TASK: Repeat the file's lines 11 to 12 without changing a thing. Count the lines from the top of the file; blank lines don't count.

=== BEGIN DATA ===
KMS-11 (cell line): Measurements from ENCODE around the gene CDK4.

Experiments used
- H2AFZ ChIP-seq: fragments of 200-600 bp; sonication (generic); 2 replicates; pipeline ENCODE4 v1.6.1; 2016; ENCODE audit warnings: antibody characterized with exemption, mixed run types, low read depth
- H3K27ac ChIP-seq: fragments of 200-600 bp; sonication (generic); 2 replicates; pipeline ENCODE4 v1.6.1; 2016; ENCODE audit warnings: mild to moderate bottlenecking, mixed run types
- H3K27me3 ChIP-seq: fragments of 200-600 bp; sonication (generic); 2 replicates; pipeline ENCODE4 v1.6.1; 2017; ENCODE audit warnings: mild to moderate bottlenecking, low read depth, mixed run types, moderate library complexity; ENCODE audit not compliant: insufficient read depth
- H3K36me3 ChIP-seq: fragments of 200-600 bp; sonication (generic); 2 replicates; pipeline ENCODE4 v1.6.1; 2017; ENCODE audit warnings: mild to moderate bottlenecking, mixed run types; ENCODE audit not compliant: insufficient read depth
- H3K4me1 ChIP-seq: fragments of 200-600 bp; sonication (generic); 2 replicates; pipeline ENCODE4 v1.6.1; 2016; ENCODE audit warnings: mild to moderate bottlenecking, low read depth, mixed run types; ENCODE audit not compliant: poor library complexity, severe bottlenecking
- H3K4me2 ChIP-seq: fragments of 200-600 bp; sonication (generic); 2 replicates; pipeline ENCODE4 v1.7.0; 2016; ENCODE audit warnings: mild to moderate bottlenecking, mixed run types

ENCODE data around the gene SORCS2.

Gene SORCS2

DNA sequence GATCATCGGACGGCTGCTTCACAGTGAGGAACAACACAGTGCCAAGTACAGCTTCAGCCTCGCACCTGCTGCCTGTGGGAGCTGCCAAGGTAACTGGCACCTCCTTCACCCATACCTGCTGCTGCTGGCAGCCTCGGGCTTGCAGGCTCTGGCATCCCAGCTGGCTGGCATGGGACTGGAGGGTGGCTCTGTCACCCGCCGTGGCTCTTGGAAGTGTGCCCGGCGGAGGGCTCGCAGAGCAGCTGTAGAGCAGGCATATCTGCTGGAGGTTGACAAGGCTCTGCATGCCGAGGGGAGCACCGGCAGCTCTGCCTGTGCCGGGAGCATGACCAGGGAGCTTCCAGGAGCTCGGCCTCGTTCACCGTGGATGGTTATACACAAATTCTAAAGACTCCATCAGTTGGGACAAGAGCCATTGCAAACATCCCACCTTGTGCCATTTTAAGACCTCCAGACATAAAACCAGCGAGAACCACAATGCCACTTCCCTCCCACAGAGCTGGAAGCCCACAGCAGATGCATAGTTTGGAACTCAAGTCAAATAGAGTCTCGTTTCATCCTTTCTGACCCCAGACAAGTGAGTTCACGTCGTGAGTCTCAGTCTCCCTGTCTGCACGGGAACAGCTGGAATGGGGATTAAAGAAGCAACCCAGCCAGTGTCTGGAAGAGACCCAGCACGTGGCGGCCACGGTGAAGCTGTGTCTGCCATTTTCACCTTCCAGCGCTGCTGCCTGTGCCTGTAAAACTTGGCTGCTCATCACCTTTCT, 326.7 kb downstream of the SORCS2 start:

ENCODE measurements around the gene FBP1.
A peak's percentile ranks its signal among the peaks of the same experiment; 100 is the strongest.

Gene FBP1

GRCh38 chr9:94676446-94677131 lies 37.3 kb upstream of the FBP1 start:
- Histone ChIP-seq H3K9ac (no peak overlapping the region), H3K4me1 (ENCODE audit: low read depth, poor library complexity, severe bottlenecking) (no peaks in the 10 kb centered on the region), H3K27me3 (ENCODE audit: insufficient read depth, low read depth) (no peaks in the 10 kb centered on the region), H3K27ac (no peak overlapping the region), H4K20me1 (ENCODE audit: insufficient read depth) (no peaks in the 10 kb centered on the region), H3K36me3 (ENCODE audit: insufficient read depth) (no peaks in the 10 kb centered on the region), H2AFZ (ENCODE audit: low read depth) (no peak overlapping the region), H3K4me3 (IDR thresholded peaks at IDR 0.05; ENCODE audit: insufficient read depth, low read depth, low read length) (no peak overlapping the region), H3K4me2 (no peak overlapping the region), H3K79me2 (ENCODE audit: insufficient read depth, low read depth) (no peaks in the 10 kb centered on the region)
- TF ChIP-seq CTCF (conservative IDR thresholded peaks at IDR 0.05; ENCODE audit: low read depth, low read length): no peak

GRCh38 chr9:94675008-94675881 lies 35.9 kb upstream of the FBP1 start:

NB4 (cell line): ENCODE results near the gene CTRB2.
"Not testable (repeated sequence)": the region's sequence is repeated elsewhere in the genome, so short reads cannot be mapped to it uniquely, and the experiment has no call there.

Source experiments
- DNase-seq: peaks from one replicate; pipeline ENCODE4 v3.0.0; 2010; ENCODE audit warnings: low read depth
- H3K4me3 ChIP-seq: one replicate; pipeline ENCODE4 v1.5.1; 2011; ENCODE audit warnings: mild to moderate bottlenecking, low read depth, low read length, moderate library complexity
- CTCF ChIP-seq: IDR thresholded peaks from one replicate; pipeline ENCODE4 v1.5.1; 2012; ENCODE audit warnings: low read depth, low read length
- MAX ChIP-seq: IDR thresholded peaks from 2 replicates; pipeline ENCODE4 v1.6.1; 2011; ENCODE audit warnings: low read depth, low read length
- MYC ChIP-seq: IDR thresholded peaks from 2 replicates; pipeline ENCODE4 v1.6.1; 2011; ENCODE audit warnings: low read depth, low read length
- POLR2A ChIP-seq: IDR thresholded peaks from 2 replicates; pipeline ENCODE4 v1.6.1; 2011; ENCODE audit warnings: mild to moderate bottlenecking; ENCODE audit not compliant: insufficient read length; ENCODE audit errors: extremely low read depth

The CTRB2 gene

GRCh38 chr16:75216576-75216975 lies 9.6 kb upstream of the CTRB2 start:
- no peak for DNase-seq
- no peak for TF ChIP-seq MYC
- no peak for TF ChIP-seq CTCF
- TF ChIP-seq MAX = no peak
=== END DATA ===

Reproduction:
DNA sequence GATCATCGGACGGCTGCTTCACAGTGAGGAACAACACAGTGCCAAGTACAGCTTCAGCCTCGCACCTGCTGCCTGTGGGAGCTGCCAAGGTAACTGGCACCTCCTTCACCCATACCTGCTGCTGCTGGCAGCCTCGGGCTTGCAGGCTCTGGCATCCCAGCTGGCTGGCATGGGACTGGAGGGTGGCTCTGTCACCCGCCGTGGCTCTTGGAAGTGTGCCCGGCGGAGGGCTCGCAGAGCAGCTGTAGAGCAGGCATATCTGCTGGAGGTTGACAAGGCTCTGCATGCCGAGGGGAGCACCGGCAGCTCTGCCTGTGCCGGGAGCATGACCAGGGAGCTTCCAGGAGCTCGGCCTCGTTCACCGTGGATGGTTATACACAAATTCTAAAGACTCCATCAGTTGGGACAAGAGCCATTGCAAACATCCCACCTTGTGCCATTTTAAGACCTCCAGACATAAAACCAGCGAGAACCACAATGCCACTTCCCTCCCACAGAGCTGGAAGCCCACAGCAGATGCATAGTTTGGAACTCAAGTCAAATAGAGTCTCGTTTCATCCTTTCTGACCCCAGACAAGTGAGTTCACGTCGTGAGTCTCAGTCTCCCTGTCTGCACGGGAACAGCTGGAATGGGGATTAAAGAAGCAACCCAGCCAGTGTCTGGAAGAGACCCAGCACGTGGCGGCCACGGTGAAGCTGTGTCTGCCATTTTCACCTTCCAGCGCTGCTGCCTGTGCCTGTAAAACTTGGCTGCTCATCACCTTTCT, 326.7 kb downstream of the SORCS2 start:

ENCODE measurements around the gene FBP1.